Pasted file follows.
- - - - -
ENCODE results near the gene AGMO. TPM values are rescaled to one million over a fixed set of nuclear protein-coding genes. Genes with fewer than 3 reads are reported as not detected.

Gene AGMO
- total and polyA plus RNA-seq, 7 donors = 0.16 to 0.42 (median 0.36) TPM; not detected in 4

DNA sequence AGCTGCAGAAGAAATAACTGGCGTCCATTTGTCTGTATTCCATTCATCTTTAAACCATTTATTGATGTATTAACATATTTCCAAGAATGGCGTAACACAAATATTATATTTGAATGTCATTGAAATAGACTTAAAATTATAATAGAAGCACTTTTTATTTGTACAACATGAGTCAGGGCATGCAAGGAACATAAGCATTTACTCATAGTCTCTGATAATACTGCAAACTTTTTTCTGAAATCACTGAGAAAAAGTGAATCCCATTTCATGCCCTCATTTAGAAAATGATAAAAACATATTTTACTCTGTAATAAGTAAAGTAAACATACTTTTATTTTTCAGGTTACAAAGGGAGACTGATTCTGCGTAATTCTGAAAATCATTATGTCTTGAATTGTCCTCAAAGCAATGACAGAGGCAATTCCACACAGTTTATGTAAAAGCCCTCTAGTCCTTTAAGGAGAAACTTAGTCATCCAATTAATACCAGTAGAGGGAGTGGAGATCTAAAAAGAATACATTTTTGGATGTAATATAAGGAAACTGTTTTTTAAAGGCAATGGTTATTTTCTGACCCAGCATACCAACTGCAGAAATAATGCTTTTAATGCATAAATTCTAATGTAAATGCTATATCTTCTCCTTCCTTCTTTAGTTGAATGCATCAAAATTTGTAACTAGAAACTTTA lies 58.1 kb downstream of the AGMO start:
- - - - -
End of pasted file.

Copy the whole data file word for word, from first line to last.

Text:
ENCODE results near the gene AGMO. TPM values are rescaled to one million over a fixed set of nuclear protein-coding genes. Genes with fewer than 3 reads are reported as not detected.

Gene AGMO
- total and polyA plus RNA-seq, 7 donors = 0.16 to 0.42 (median 0.36) TPM; not detected in 4

DNA sequence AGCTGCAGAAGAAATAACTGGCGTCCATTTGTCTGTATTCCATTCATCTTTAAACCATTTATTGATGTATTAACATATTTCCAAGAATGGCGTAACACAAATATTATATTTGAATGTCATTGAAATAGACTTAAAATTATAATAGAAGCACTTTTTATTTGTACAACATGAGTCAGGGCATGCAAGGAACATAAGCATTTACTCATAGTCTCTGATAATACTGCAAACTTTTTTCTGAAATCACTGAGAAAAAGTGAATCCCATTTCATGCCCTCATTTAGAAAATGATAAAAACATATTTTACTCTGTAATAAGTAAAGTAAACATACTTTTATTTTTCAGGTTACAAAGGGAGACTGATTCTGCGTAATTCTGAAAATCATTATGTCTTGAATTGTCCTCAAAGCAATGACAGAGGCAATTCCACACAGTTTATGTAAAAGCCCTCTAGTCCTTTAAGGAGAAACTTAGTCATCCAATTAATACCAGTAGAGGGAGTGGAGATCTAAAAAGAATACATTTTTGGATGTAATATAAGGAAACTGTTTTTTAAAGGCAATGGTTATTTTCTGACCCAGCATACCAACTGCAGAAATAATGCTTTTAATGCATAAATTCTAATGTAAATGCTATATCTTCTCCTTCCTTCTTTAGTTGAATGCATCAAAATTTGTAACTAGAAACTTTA lies 58.1 kb downstream of the AGMO start: